Considering Political Behavior in Organizations

By Goltz, Sonia M. | The Behavior Analyst Today, Summer 2003 | Go to article overview

Considering Political Behavior in Organizations


Goltz, Sonia M., The Behavior Analyst Today


Political behavior in organizations is examined using an operant perspective. Operant principles help explain why political behavior tends to occur in competitive environments in which there are unclear rules for the distribution of outcomes and resources and why the true motivations behind political activities tend to be hidden. In addition political tactics are thought to occur when individuals are reinforced directly for these behaviors, when the tactics result in desired changes to consequences for performance, and when they increase power. Reasons why power holders are susceptible targets of political influence are also considered. Keywords: Political behavior, operant principles, power holders, political influence.

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Over the years, Organizational Behavior Management (OBM) has enjoyed a great deal of success in terms of generating performance improvements in organizations, developing from the use of basic operant principles to the application of complex contingencies in a variety of fields (Johnson, Redmon, & Mawhinney, 2001). However, the effectiveness of these interventions may have predisposed behavior analysts to view their role in organizations as being fairly limited to using certain tools to achieve certain behaviors (e.g., Komaki, 1986). As Hantula (1992) discussed, this narrow focus has only reinforced the suggestion by other organizational researchers (e.g., Locke, 1977) that behavior analysis does not explain more general behavior in organizations.

Fortunately, recent contributions have expanded the behavior analysis of organizational behavior. Behavior analysis has been used to explain leadership (for a review, see Komaki, 1998), escalation in organizational decisions (for a review, see Goltz, 2000), organizational culture (for a review, see Redmon & Mason, 2001), social power (Goltz, 2003), and resistance to organizational change (Goltz & Hietapelto, in press). Additional behaviors in organizations also could be examined using behavior analysis. For example, Homans (1961, 1987) suggested that a aspects of groups such as norms, competition, and justice could be understood using behavioral psychology, and Goltz (2003) suggested that the operant model of power could be used to understand related processes such as politics and conflict. Thus, the purpose of the present paper is to continue to address more complex organizational dynamics by examining political behavior in organizations from an operant perspective.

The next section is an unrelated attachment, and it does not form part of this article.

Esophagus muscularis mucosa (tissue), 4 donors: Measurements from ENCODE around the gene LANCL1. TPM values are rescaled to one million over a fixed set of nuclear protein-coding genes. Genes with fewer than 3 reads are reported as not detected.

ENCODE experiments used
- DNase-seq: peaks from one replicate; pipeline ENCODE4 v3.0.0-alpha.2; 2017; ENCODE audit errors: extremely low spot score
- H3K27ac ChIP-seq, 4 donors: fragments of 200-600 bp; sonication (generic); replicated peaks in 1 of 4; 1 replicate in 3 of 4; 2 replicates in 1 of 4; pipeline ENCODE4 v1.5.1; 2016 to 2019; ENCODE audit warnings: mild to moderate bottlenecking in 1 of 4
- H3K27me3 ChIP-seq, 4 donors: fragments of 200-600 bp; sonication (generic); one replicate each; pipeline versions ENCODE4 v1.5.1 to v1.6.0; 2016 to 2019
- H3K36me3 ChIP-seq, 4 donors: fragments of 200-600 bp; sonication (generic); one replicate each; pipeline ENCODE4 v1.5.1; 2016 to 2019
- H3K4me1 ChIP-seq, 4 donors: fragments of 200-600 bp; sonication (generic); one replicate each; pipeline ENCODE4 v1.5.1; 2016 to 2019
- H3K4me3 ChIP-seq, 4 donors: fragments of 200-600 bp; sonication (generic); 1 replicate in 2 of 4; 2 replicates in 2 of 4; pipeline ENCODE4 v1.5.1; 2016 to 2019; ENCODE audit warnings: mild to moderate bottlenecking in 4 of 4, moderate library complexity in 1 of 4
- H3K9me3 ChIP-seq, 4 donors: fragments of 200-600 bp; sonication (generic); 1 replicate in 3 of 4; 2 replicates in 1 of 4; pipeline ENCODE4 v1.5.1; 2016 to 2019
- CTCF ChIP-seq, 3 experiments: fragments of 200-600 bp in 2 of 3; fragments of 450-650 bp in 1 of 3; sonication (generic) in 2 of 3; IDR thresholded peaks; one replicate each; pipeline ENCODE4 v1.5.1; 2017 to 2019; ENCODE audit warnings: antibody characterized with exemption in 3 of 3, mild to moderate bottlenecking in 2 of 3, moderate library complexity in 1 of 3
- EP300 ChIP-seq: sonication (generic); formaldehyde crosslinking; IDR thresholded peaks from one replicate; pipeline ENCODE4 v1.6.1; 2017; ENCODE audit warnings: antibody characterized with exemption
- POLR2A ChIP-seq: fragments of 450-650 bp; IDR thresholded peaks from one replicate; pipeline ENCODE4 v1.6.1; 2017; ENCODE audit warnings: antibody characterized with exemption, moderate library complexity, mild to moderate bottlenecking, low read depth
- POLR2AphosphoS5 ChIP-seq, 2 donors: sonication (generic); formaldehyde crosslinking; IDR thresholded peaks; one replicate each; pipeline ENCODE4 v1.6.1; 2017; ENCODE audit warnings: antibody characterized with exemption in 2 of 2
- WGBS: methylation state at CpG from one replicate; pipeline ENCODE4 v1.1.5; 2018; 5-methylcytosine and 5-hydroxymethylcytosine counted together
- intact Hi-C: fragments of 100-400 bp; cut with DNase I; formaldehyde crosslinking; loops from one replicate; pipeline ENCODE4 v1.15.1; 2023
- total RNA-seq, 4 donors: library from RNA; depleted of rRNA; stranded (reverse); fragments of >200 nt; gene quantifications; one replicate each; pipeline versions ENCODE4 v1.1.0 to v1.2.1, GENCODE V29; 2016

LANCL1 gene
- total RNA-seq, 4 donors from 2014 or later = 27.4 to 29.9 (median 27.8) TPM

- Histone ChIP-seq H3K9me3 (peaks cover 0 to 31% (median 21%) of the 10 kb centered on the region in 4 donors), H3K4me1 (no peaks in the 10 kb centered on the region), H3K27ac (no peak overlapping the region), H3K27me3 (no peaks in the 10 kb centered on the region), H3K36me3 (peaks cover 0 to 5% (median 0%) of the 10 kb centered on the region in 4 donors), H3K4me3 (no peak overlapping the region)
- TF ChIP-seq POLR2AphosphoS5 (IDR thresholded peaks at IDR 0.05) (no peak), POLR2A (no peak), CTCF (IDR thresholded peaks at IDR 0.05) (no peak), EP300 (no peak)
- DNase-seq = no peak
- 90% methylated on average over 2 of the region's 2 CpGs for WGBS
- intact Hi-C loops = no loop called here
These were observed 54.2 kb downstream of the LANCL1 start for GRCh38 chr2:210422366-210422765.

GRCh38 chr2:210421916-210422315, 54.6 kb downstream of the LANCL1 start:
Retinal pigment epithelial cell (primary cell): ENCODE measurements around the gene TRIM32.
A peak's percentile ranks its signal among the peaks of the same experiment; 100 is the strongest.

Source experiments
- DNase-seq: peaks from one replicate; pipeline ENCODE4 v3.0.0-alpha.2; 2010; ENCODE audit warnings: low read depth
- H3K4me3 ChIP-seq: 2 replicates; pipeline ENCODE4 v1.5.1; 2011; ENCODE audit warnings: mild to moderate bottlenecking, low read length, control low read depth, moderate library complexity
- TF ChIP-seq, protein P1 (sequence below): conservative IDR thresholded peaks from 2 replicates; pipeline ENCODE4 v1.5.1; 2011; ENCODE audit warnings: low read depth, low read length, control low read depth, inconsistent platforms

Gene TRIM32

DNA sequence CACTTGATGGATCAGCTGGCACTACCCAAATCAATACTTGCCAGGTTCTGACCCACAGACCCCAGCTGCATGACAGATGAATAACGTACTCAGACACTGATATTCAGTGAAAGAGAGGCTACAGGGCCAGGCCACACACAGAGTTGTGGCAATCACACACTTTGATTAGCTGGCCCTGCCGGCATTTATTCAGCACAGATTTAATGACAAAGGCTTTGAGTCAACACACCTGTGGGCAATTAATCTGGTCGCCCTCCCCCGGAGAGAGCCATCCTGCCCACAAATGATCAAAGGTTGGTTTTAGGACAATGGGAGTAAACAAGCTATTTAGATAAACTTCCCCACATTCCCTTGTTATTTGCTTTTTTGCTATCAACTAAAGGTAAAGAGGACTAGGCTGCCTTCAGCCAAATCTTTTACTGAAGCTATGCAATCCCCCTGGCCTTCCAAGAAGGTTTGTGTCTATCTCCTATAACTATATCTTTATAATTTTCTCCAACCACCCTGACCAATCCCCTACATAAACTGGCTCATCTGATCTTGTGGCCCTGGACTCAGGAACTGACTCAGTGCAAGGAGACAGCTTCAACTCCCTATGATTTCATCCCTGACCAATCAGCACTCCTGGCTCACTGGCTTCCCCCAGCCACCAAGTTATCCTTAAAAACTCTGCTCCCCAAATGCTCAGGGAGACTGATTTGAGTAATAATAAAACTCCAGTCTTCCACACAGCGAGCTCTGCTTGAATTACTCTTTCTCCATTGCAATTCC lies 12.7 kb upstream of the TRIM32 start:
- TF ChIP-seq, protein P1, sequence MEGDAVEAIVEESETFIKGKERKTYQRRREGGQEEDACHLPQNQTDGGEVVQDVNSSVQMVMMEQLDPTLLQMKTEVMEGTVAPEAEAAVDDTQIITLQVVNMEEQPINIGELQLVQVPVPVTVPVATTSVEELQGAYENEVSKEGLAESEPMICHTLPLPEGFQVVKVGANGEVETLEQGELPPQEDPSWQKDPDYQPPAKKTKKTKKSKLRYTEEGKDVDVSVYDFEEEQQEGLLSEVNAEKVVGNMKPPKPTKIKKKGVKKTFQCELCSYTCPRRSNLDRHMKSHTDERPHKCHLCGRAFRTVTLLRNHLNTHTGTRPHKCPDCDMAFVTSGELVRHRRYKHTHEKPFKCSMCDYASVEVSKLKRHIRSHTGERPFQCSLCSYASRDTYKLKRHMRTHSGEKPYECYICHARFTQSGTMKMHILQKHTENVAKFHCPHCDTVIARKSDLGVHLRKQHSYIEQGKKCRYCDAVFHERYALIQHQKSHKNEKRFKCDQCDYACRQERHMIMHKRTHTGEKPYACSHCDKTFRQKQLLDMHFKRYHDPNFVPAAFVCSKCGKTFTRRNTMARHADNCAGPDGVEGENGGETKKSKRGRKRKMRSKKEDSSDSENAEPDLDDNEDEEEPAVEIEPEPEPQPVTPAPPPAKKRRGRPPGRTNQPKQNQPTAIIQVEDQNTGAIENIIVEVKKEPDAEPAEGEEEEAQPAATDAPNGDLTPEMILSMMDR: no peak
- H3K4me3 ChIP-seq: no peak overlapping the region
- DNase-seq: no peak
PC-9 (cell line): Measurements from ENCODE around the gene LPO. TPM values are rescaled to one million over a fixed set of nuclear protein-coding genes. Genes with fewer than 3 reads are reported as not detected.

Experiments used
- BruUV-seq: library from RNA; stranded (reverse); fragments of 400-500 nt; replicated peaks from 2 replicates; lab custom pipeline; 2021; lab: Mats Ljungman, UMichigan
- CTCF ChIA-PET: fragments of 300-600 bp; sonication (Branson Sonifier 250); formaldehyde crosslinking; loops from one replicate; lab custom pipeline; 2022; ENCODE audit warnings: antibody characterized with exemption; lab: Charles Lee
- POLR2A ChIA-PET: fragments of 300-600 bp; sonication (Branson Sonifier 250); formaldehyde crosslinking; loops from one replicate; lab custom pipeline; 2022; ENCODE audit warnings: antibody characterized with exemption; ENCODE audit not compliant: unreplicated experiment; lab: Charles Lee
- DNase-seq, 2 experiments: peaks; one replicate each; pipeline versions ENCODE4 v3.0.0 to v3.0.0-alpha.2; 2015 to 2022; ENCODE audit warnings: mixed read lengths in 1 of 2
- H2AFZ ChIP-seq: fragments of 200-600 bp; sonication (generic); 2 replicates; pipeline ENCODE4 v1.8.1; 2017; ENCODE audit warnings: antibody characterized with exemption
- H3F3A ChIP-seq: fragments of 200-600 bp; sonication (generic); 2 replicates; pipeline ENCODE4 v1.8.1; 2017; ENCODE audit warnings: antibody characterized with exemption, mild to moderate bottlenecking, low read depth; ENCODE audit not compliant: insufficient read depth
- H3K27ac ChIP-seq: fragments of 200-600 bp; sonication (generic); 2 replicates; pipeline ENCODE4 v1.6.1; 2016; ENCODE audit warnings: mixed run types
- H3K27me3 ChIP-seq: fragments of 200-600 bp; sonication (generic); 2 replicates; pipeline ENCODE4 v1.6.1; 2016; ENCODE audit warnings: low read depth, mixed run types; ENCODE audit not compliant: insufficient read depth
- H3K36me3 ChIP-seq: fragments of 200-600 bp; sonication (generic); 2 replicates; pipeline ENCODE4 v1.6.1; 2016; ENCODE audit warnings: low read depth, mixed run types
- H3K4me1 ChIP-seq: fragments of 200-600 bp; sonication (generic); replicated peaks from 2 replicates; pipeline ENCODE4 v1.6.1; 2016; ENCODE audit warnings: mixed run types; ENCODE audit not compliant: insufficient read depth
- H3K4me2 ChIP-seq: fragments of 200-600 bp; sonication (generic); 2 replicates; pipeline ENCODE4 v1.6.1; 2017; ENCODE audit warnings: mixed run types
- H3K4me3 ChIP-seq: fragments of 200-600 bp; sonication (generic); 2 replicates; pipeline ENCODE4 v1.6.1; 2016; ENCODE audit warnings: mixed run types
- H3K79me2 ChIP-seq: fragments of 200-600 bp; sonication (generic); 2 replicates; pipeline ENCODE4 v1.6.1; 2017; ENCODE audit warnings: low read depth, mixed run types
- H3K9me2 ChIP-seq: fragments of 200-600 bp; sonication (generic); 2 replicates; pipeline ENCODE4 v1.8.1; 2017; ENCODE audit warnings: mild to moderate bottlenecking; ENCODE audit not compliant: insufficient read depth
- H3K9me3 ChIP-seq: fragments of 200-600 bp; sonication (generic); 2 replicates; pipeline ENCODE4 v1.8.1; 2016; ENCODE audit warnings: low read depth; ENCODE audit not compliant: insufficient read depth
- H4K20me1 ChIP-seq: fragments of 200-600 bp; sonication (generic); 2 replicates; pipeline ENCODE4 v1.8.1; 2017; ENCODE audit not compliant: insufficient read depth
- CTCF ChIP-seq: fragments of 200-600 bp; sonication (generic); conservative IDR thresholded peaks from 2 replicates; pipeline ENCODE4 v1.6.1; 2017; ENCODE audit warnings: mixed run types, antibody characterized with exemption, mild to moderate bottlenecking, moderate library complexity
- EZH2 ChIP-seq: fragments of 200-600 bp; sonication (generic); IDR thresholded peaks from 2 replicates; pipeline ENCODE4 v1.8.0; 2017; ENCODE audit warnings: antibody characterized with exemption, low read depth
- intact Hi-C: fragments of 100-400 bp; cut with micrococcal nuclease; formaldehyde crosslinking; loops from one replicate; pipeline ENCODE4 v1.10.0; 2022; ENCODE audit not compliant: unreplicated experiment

Analyzing additional organizational processes using behavioral principles can require thinking outside the typical operant chamber, so to speak. In terms of examining political behavior in organizations, behavior analysts will need to avoid thinking of reinforcement schedules as being "applied" since this terminology suggests that subjects have little impact on the reinforcement schedules they receive. The implication for organizational settings is that, as long as employees respond with the targeted behaviors, they will receive the reinforcement according to previously determined amounts and schedules. Delivery of reinforcement as planned may be the case at times, but even our own experiences in organizations indicate that individuals often actively try to influence how and when the outcomes that they desire are delivered. For instance, individuals will sometimes attempt to increase the magnitude and frequency of their reinforcement, obtain desired outcomes not contingent on their performance, obtain reinforcement for behaviors that aren't part of their jobs, or decrease the negative consequences they receive for poor performance.

Attempts by employees to influence their own outcomes are, in fact, the focus of the increasing literature on individual political behavior in organizations. Individual political behavior has been defined as involving actions that further one's own self-interests without regard for fairness or the well-being of others or the organization (Kacmar & Baron, 1999). …

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